Half of the global population currently lives in urban cities, a figure that is expected to rise to two thirds by 2050. This means that 2.5 billion more people have to find the necessary housing, employment and transportation in their respective cities. Cities today are already overwhelmed with traffic congestion, pollution, crime, waste problems and inefficient lighting that eat up energy budgets. This is a challenge that IoT can rise to, alleviating the hazards of this impending mass migration.
Smart traffic management can prevent more traffic jams, as real-time data can tell drivers which areas are less busy. Traffic lights with embedded video sensors can adjust their greens and reds according to where the cars are and the time of day, reducing both congestion and smog; cars waiting at red lights burn up to 17% of the fuel spent in urban areas. Monitoring vehicles and pedestrian levels can enhance driving and walking routes. Smart parking sensors can inform drivers of available parking spaces. Streetlights can save energy by only turning on when a car is approaching.
Sensors have the potential to save cities a lot of money in unnecessary maintenance. Infrastructure could be built to be able to draw attention to any issues, and residents can report damages and problems through smartphones.
4. Smart Aviation
IoT provides us with the technology to prevent airline disasters, so there should really be more of a drive for the airline industry to quickly implement these solutions. Airplanes do collect data on fuel efficiency, location, altitude and maintenance issues, and have done for a long time. However, this data is usually only processed after the plane lands. Thanks to advancements in connectivity and data processing software, aviation could easily benefit from the IoT network and real-time data. This technology could override the pilot in crisis situations or provide the location of aircraft more frequently, and could have prevented disasters such as Germanwings or Malaysia Airlines Flight 370.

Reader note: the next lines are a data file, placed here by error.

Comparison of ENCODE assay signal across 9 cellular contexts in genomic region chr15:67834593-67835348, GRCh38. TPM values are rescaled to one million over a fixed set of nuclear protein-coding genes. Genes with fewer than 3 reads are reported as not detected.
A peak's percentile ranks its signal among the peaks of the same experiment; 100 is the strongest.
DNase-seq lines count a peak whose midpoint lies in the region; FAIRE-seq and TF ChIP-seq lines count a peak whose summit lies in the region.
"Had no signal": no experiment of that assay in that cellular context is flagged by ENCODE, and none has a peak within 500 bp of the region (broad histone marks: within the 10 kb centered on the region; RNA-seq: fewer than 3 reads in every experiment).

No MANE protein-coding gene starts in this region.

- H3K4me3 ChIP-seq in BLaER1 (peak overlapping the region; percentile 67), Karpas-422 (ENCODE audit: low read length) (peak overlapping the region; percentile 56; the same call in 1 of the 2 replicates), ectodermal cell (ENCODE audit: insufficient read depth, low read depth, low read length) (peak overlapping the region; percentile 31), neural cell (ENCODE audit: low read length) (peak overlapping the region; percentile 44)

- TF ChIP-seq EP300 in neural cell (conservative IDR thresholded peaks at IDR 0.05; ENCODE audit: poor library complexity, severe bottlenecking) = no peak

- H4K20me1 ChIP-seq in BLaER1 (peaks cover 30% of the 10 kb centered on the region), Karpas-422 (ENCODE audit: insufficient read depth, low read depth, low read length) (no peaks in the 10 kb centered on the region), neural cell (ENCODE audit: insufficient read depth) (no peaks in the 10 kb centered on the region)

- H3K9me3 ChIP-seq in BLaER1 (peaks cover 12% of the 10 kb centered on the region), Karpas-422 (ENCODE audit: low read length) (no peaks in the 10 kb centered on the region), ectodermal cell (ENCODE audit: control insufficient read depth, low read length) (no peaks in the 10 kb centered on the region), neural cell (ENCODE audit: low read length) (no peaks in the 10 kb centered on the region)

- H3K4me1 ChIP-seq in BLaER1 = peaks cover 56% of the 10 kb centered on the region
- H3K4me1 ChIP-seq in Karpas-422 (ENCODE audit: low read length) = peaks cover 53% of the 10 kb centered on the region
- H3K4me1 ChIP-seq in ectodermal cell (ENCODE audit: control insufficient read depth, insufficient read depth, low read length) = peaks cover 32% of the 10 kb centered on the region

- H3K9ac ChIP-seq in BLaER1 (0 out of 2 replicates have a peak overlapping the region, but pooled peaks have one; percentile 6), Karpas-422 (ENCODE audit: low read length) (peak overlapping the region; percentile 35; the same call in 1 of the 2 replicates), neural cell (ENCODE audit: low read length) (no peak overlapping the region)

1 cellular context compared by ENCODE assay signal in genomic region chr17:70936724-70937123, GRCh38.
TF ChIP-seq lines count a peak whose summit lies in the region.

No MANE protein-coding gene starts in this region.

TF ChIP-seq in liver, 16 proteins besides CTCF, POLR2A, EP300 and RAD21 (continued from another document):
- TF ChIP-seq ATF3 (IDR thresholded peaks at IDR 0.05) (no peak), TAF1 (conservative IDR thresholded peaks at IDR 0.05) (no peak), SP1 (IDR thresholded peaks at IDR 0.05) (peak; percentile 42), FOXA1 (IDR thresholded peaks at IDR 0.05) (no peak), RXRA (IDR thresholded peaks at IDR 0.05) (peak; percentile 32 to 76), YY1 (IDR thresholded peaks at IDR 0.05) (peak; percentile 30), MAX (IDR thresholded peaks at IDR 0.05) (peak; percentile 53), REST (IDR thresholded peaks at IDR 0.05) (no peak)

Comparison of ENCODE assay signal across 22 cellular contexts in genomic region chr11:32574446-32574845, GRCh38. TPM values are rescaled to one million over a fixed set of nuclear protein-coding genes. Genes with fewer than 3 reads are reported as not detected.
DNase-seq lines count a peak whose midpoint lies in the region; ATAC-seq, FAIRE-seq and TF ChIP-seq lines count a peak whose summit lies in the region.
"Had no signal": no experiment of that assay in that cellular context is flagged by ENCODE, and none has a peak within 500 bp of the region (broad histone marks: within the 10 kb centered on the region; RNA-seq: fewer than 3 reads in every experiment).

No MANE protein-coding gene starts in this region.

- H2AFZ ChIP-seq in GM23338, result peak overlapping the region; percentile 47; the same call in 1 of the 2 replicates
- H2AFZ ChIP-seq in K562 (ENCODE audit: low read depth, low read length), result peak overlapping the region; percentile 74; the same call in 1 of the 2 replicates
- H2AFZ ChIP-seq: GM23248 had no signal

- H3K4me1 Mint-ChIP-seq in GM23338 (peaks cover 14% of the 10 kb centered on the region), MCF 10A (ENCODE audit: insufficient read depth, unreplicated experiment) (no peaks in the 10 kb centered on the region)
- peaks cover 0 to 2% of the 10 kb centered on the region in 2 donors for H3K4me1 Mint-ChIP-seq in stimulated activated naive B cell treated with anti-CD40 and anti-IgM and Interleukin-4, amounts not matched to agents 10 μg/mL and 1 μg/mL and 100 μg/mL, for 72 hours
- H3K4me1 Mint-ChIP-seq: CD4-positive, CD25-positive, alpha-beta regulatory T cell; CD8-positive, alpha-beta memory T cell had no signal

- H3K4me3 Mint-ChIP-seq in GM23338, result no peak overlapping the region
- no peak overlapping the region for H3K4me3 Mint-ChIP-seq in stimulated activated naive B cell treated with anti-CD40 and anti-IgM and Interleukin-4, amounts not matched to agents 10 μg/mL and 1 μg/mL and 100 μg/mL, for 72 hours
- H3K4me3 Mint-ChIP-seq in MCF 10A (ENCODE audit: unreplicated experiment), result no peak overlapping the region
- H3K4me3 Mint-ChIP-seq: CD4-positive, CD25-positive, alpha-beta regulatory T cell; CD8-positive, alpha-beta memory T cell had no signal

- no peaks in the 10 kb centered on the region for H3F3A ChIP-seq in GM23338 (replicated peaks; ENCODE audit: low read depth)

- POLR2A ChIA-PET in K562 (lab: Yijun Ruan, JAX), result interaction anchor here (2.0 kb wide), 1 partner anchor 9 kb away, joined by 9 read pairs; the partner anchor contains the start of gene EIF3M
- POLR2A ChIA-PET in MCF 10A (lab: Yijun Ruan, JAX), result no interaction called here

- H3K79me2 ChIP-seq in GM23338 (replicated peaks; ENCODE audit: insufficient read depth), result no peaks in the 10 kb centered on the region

However, there is progress being made. Sensors in plane engines can now detect emerging problems, partly by measuring the temperature of a jet engine’s exhaust, and can connect with pilots and ground crews whilst the aircraft is still in flight. IoT has also improved the fuel efficiency of aircraft by measuring fuel use in the air, and making modifications such as moving the wing flaps to reduce drag and save fuel.
5. Smart Agriculture
Though we don’t immediately associate farmers with high-tech gadgetry, those who work in the agriculture industry adopt whatever means they can to improve their yield. As farms get bigger, they become more and more difficult to keep track of, so farmers are turning to data-gathering Internet-connected devices to assist them. Some farming equipment such as certain new solutions from John Deere can now collect vital data such as air and soil temperatures, moisture, wind speed, humidity, solar radiation and rainfall. Smart watering systems can improve water efficiency by sprinkling precisely the correct amount in the correct places, and can detect leaks in water pipes.
These are just a handful of the many areas in which the Internet of Things is solving problems and revolutionising the way in which we interact with the world. A future of interconnected devices is closer than you think.